"Oh, I couldn't take the last piece."
    Ginger Rogers to Frances Mercer in "Vivacious Lady" (1938)

    "No race can prosper till it learns that there is as much dignity in tilling a field as in writing a poem."
    Booker T. Washington

    "Please accept my resignation. I don’t care to belong to any club that will have me as a member."
    Attributed to Groucho Marx in "The Groucho Letters" by Arthur Sheekman

    "If you can't say something good about someone, sit right here by me."
    Alice Roosevelt Longworth

    "If we bring a little joy into your humdrum lives, we feel all our hard work ain't been in vain for nothin'."
    Jean Hagen as "Lina Lamont" in "Singin' in the Rain" (1952)
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  • Copyright © 2005-2016 Please do not use any of my words or my personal photographs without my express permission.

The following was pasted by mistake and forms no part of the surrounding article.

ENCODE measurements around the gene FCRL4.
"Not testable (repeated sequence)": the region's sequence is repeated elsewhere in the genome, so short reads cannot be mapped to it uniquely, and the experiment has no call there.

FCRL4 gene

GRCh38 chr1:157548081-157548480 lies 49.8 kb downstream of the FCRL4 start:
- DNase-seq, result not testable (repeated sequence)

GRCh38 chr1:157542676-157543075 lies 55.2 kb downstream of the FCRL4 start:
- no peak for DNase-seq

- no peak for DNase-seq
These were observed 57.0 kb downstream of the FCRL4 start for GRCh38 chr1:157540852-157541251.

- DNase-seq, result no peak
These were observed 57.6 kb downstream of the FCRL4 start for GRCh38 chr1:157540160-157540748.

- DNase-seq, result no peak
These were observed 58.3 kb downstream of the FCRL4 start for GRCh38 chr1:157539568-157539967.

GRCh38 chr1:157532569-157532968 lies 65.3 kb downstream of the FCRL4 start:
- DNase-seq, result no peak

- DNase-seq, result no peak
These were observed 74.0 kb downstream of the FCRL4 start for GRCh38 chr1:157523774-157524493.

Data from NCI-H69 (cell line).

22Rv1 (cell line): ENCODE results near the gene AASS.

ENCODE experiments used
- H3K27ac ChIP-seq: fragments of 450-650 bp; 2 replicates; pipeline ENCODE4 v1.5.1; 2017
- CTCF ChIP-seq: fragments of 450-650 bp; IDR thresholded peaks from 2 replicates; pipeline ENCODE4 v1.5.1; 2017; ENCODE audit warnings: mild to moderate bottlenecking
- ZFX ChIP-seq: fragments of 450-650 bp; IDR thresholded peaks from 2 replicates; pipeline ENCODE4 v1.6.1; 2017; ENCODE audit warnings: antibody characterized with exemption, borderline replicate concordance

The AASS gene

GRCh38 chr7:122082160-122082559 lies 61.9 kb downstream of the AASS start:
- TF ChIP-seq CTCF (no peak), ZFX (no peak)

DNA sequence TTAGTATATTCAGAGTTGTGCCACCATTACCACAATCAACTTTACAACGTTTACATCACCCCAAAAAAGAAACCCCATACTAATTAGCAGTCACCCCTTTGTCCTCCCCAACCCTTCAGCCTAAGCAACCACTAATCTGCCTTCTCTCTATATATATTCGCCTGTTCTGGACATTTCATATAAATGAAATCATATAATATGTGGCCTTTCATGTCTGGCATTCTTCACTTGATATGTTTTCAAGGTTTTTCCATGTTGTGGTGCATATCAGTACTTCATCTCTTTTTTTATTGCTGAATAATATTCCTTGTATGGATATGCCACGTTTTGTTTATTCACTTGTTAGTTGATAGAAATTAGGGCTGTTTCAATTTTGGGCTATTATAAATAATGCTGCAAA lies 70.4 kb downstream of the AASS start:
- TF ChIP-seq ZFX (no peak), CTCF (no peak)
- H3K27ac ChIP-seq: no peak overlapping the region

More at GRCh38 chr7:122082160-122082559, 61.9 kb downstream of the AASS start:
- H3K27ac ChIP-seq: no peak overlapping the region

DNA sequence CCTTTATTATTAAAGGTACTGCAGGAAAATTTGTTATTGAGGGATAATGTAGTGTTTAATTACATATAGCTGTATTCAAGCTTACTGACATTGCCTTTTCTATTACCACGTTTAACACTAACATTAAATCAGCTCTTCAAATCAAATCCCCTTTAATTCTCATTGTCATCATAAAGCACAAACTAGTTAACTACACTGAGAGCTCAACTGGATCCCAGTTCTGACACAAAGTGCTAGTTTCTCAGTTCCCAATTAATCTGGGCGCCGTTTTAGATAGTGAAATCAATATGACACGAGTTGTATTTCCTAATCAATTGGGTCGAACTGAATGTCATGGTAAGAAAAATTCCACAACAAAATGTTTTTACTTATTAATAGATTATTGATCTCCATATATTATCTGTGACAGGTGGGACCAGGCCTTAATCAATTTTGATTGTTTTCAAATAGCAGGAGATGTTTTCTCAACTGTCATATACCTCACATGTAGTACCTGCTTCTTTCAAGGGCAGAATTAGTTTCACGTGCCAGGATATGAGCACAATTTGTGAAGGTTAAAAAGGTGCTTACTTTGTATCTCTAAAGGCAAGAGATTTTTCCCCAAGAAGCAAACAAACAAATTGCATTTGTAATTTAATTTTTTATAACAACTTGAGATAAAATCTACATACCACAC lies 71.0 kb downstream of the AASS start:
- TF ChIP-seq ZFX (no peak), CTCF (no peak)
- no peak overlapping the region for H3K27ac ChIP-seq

Words to remember, words to live by

A Creed for Americans (1942)
by Stephen Vincent Benét

We believe in the dignity of man and the worth and value of every living soul, no matter in what body housed, no matter whether born in comfort or born in poverty, no matter to what stock he belongs, what creed he professes, what job he holds.

We believe that every man should have a free and equal chance to develop his own best abilities under a free system of government, where the people themselves choose those who are to rule them and where no one man can set himself up as a tyrant or oppress the many for the benefit of the few.

We believe that free speech, free assembly, free elections, free practice of religion are the cornerstones of such a government. We believe that the Declaration of Independence, the Constitution and the Bill of Rights of the United States of America offer the best and most workable framework yet devised for such a government.

We believe in justice and law. We do not believe in curing an evil by substituting for it another and opposite evil. We are unalterably opposed to class hatred, race hatred, religious hatred, however manifested, by whomsoever instilled.